Ok, I went from a sublime HIGH to an extreme (whiny) low. We decided to climb proctoscope (5.9+) to Feast of Fools (10a) to the 2nd pitch of Nurses Aid (10a MA). P1 and P2 go down like butter, but, P2 of Nurses Aid scares the hell out of me. It's all good to the traverse. But, man, that traverse is uber scary for a shorty. I whined and debated and whined some more. I just couldn't force myself to step out into the abyss. Finally, I just manned up and made the moves past the slopery horizontal on the positive edge around the corner. It's really hard to get started (the horzontal under the roof is really slopery and you have to reach really far to get to the good edges). and once you get started, you have to move. There are hands only, no feet. That said, I am short enough that I could get my feet on the wall and in a frog position scrunch along the crack. It wasn't easy and it was hard pulling the gear. My sox foot plus partner campused much of the traverse. As asecond, if you fall on the roof, you are not getting back on, there is nothing but air underneath you. Sure glad I didn't fall!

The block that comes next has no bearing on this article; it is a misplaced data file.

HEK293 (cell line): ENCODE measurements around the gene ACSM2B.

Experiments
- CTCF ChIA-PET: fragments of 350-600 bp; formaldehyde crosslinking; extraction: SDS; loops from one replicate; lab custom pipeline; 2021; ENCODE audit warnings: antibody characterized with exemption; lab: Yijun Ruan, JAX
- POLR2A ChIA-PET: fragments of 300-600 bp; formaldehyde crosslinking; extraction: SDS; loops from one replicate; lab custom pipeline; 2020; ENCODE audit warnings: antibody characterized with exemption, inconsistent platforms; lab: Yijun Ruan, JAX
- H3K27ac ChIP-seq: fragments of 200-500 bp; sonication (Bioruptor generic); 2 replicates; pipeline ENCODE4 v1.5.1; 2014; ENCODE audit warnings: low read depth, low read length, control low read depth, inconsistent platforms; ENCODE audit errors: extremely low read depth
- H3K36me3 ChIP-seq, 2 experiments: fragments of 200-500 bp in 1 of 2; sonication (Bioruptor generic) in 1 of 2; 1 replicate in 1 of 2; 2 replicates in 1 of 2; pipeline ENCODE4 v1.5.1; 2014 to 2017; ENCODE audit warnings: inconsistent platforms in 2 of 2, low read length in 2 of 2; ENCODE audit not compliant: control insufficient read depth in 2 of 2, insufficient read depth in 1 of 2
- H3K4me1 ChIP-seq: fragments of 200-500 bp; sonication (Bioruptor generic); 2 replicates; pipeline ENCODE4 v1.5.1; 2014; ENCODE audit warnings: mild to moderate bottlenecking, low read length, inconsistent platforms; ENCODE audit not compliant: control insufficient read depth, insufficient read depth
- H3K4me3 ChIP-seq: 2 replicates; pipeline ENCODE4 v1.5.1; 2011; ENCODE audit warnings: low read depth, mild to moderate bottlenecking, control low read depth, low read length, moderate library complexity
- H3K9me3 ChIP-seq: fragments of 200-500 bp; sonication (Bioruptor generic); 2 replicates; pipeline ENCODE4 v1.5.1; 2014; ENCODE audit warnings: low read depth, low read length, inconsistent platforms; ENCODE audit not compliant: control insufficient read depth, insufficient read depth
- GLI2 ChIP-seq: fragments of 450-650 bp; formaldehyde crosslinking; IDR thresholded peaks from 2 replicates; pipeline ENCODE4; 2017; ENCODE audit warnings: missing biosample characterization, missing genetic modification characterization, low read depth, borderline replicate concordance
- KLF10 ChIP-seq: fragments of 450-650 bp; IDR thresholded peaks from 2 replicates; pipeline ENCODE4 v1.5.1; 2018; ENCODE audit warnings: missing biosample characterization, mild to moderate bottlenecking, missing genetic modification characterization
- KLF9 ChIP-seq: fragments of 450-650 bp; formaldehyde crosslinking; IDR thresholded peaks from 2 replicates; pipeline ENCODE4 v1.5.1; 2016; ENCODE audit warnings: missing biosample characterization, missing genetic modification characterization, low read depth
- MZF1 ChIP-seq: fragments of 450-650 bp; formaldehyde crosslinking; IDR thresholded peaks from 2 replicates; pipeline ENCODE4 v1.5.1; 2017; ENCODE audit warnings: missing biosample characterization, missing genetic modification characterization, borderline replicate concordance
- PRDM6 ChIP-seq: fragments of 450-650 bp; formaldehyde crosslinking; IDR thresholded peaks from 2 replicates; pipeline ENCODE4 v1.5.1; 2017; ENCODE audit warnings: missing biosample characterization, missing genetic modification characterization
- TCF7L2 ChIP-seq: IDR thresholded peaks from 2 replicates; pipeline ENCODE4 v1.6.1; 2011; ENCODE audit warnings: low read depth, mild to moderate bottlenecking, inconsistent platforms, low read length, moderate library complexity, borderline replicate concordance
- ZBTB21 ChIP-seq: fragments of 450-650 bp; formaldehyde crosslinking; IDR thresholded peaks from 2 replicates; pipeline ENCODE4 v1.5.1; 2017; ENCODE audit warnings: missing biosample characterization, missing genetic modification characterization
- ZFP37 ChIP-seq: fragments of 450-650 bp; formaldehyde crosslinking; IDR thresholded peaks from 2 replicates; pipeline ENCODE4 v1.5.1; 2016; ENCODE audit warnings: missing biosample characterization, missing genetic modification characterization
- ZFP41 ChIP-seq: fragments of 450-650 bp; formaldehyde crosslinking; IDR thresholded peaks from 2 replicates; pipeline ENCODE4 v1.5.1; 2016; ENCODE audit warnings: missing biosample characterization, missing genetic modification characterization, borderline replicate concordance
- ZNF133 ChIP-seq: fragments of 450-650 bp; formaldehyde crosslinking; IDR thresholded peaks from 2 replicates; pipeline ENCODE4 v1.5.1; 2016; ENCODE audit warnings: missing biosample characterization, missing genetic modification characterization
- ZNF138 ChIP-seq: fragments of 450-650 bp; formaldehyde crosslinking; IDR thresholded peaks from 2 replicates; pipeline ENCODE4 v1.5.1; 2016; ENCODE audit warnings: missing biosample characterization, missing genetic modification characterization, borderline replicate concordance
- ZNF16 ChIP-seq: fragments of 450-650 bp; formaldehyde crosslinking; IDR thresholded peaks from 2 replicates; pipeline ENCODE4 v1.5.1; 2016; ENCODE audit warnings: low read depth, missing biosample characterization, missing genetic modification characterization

That's awesome! See, you've got a good lead head, too. You just have to find it. Wink

Looks as if you've got a good second head, too. Laugh

Congrats!


wonderwoman


Sep 13, 2009, 8:22 PM
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Awesome job, Gail! I hung on Red Cabbage. Not an easy lead, but loved the climb!


ratherbe


Sep 14, 2009, 3:47 AM
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Woohoo!!! Way to go, Gail!


blueeyedclimber


Sep 14, 2009, 5:38 AM